Oxford University Press Book Series on Emerging Adulthood
Emerging Adulthood Book Series Sponsored by Oxford University Press
University Press is sponsoring a book series on emerging
adulthood edited by Dr. Larry J. Nelson. The focus of the series
is on flourishing (i.e., factors that lead to positive, adaptive
development during emerging adulthood and the successful
transition into adult roles) and floundering (i.e., factors that
lead to maladaptive behaviors and negative development during
emerging adulthood as well as a delay and difficulty in
transitioning into adult roles) in the diverse paths young
people take into and through the third decade of life. Too often
the diversity of individual experiences is forgotten in academic
attempts to categorize a time period generally. Indeed, the
scholarly examination of emerging adulthood has not always
attempted to capture and explain the within-group variation that
exists among emerging adults, often making the broad
generalization that they are a relatively homogenous group. For
example, emerging adults have been categorically referred to as
“narcissistic,” “refusing to grow up” and “failed adults.”
Although there certainly are emerging adults who fit the profile
of selfish, struggling, and directionless, there are others who
are using this period of time for good (i.e., individual growth,
contributions to society, etc.). Indeed, there is great
diversity of individual experiences in emerging adulthood. This
series provides a platform for an in-depth, comprehensive
examination into some of the key factors that seem to be
influencing, positively or negatively, young people as they
enter into and progress through the third decade of life and the
multiple ways in which they may flourish or flounder.
Furthermore, the series attempts to examine how these factors
may function differently within various populations (i.e.,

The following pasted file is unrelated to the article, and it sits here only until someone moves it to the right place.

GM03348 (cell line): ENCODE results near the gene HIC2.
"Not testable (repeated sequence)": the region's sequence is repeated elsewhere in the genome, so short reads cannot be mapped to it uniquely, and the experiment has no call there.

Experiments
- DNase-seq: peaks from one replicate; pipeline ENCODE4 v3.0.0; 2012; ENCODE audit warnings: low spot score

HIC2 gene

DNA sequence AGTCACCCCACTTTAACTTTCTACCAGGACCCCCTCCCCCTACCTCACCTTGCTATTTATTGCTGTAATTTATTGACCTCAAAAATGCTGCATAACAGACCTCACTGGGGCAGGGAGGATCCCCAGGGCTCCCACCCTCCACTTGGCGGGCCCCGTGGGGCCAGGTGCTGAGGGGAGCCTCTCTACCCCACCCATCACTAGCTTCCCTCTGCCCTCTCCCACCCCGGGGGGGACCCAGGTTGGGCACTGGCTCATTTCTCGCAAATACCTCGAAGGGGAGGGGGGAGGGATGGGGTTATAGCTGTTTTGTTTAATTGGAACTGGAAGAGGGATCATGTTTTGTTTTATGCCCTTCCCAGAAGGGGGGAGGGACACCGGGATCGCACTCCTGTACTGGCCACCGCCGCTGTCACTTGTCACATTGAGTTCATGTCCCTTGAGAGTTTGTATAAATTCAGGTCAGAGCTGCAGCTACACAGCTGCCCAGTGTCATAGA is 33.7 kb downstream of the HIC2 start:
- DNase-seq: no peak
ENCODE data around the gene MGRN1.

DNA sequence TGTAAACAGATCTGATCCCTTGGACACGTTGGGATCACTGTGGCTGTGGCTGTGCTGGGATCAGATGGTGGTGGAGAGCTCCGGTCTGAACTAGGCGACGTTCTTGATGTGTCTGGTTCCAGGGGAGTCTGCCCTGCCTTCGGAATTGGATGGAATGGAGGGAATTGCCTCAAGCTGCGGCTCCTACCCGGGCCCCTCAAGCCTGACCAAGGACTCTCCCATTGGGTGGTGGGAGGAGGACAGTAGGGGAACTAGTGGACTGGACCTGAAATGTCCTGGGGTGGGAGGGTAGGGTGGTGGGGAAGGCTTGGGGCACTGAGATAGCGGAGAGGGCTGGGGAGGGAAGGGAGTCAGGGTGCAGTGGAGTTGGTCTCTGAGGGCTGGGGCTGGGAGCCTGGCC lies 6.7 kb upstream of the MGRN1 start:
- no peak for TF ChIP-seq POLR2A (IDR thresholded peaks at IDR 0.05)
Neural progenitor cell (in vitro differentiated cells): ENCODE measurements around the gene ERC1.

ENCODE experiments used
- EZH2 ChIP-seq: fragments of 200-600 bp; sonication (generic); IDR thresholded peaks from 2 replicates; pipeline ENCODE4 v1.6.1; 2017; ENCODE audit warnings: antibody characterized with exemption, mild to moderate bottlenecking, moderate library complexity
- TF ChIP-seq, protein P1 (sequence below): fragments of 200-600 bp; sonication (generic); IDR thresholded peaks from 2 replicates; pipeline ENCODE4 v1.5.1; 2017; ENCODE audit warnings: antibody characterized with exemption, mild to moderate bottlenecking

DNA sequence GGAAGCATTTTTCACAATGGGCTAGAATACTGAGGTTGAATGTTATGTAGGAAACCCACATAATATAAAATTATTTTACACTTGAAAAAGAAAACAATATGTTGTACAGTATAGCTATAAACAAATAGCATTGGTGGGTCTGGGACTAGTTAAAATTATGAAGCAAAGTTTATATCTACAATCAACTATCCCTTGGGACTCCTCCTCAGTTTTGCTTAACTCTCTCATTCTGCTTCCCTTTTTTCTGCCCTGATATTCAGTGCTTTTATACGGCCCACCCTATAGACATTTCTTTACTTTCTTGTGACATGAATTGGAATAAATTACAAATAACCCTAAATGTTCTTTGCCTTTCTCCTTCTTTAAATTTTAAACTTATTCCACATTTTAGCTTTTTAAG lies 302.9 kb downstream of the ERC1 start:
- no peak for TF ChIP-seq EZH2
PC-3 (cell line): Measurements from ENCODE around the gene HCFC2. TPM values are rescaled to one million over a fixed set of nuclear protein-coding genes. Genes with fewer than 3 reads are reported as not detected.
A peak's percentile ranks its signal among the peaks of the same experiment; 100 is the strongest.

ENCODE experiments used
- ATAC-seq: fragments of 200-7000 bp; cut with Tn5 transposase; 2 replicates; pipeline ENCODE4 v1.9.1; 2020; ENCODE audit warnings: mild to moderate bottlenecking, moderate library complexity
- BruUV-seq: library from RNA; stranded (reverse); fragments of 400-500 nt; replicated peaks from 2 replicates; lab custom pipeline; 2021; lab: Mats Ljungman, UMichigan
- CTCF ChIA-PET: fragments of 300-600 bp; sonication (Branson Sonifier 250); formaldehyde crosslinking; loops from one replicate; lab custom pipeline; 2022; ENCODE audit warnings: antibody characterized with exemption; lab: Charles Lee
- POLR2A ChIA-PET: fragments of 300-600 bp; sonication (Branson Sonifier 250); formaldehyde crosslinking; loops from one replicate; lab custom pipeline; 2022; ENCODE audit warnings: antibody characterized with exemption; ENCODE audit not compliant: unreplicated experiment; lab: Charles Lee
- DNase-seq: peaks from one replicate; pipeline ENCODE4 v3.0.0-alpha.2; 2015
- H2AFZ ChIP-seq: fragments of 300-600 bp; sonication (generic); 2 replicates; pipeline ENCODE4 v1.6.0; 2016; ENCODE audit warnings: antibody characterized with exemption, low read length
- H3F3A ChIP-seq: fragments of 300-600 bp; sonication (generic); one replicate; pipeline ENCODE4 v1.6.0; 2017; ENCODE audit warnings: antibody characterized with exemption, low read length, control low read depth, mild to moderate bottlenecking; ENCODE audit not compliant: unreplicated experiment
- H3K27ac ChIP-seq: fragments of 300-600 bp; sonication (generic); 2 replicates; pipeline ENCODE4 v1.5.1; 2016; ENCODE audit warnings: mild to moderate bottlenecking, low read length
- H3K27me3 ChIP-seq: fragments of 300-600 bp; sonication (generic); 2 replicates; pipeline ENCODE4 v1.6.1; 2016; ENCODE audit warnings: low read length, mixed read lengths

cultures, students vs. non-students, men vs. women, etc.).
Finally, the series provides a platform for a multi-disciplinary
(e.g., fields ranging from developmental psychology,
neurobiology, education, sociology, criminology) and
multi-method (i.e., information garnered from both quantitative
and qualitative methodologies) examination (via both edited and
authored books) of issues related to flourishing and floundering
in emerging adulthood.
The first book to be published in the series was edited by Drs. Carolyn McNamara Barry and Mona M. Abo-Zena entitled Emerging adults’ religiousness and spirituality: Meaning-making in an age of transition. [For those who are interested in this book, Oxford University Press has provided the following discount code (ASPROMP8) for 30% off the book at their website (www.oup.com/us).] Forthcoming books include Developing mental health in emerging adulthood, edited by Dr. Jennifer L Tanner, Flourishing in emerging adulthood: Positive development during the third decade of life, edited by Drs. Laura M. Padilla-Walker and Larry J Nelson, and The marriage paradox: Why emerging adults love marriage yet push it aside, edited by Drs. Brian J. Willoughby and Spencer L. James. A number of additional titles and authors will be announced soon.
Dr. Nelson encourages scholars from all disciplines who study topics related to flourishing and floundering during the third decade of life to contribute to the series. The guidelines for author submissions can be found here. In addition, Dr. Nelson (firstname.lastname@example.org) is happy to discuss possible book ideas prior to the proposal being formally submitted and to provide additional details about the series and/or submission process.
Again, the series provides a publication venue that allows for an in-depth, multi-disciplinary, and multi-method examination into key factors that influence the third decade of life. Hence, those in a variety of fields studying a variety of topics are encouraged to submit a proposal for consideration. It is Dr. Nelson’s hope that the series will help scholars, practitioners, students, and others better understand flourishing and floundering in the lives of young people in the various paths they may take to adulthood and, in doing so, potentially help individuals thrive during this period of their lives and beyond.